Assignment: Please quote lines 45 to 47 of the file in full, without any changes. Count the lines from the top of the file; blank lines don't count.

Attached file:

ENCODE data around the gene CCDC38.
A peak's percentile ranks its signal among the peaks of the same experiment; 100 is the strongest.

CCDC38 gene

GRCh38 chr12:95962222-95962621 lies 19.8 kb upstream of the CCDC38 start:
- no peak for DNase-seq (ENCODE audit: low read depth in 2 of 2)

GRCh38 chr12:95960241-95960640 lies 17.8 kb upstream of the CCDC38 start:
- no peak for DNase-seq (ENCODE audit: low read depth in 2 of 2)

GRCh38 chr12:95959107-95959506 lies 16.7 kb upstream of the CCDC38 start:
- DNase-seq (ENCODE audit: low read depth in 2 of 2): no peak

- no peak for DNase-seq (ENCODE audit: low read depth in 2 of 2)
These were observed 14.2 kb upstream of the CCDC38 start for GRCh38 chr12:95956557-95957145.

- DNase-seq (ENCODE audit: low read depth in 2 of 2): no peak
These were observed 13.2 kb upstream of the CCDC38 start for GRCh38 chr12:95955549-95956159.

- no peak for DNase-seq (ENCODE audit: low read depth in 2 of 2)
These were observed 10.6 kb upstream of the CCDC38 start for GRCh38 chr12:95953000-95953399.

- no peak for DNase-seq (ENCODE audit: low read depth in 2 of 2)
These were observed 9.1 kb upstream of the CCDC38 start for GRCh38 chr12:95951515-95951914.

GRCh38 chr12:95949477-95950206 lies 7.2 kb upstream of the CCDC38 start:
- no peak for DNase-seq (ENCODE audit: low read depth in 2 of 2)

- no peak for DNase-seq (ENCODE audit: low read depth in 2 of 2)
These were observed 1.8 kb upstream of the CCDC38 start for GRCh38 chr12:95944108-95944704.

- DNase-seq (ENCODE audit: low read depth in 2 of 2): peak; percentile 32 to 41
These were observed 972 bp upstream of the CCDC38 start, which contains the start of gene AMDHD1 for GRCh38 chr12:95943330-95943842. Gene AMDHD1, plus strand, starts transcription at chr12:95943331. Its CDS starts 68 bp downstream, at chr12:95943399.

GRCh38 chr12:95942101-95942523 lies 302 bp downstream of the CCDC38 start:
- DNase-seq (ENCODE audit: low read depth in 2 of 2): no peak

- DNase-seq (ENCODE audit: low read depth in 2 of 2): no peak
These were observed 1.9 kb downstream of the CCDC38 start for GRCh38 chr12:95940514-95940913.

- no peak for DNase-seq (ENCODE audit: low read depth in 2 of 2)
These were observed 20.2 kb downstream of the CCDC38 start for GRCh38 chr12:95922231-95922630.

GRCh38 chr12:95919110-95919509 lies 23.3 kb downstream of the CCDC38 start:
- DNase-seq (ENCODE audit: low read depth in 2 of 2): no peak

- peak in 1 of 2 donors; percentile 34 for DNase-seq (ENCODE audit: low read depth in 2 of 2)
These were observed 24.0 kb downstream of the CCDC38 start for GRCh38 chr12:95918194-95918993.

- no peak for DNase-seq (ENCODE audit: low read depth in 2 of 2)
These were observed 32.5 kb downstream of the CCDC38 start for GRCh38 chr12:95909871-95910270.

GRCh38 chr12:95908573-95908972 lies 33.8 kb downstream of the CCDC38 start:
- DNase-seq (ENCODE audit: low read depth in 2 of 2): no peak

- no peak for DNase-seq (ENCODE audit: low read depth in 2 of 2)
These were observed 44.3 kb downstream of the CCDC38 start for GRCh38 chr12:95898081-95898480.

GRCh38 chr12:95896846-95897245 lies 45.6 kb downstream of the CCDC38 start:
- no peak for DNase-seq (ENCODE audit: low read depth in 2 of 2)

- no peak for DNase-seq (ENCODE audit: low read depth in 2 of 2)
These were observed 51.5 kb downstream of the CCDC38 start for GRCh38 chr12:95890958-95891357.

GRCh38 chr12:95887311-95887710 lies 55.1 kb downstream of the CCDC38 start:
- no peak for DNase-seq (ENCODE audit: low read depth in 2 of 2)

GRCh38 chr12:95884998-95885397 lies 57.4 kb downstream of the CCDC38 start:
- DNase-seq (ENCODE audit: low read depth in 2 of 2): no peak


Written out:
- no peak for DNase-seq (ENCODE audit: low read depth in 2 of 2)

GRCh38 chr12:95884998-95885397 lies 57.4 kb downstream of the CCDC38 start:
- DNase-seq (ENCODE audit: low read depth in 2 of 2): no peak